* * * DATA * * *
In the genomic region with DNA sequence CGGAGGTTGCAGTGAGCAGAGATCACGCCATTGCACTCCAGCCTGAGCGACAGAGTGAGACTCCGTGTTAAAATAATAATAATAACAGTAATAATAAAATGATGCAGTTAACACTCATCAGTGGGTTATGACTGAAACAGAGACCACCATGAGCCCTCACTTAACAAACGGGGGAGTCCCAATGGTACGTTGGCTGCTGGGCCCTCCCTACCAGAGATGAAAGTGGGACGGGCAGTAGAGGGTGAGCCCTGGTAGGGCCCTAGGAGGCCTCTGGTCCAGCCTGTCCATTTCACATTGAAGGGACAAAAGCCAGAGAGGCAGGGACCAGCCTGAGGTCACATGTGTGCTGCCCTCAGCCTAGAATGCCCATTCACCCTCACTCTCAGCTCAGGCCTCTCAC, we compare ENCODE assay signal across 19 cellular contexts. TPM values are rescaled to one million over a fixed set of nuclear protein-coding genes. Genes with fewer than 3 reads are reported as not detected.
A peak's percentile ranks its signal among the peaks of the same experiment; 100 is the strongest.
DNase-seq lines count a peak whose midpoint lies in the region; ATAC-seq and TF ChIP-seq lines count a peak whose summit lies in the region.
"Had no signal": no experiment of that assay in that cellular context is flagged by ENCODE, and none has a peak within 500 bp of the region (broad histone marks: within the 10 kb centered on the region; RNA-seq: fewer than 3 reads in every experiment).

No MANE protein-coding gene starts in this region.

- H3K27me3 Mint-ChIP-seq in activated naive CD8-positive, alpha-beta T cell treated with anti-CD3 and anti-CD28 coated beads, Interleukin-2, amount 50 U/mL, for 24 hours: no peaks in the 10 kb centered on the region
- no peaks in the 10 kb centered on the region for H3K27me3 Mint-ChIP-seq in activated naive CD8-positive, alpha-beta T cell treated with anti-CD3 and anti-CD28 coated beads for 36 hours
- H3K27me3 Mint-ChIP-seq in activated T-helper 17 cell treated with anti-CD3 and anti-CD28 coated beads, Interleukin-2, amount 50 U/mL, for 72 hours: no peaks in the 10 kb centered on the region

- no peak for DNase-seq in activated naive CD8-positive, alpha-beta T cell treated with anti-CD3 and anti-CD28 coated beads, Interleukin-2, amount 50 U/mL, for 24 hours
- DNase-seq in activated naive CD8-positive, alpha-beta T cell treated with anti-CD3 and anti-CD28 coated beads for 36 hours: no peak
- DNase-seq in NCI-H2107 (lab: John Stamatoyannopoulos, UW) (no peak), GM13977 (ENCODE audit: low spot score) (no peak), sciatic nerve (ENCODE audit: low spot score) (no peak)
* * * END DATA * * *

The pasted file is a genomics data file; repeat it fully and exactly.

In the genomic region with DNA sequence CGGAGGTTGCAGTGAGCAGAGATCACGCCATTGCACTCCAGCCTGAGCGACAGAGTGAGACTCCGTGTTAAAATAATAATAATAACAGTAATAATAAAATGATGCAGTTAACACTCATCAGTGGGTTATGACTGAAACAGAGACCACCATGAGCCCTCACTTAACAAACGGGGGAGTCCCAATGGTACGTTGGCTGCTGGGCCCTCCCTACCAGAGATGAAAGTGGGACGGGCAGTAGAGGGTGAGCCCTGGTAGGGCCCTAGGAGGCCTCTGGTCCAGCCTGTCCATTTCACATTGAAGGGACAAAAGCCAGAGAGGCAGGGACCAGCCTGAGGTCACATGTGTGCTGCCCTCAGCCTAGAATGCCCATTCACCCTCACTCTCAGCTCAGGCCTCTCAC, we compare ENCODE assay signal across 19 cellular contexts. TPM values are rescaled to one million over a fixed set of nuclear protein-coding genes. Genes with fewer than 3 reads are reported as not detected.
A peak's percentile ranks its signal among the peaks of the same experiment; 100 is the strongest.
DNase-seq lines count a peak whose midpoint lies in the region; ATAC-seq and TF ChIP-seq lines count a peak whose summit lies in the region.
"Had no signal": no experiment of that assay in that cellular context is flagged by ENCODE, and none has a peak within 500 bp of the region (broad histone marks: within the 10 kb centered on the region; RNA-seq: fewer than 3 reads in every experiment).

No MANE protein-coding gene starts in this region.

- H3K27me3 Mint-ChIP-seq in activated naive CD8-positive, alpha-beta T cell treated with anti-CD3 and anti-CD28 coated beads, Interleukin-2, amount 50 U/mL, for 24 hours: no peaks in the 10 kb centered on the region
- no peaks in the 10 kb centered on the region for H3K27me3 Mint-ChIP-seq in activated naive CD8-positive, alpha-beta T cell treated with anti-CD3 and anti-CD28 coated beads for 36 hours
- H3K27me3 Mint-ChIP-seq in activated T-helper 17 cell treated with anti-CD3 and anti-CD28 coated beads, Interleukin-2, amount 50 U/mL, for 72 hours: no peaks in the 10 kb centered on the region

- no peak for DNase-seq in activated naive CD8-positive, alpha-beta T cell treated with anti-CD3 and anti-CD28 coated beads, Interleukin-2, amount 50 U/mL, for 24 hours
- DNase-seq in activated naive CD8-positive, alpha-beta T cell treated with anti-CD3 and anti-CD28 coated beads for 36 hours: no peak
- DNase-seq in NCI-H2107 (lab: John Stamatoyannopoulos, UW) (no peak), GM13977 (ENCODE audit: low spot score) (no peak), sciatic nerve (ENCODE audit: low spot score) (no peak)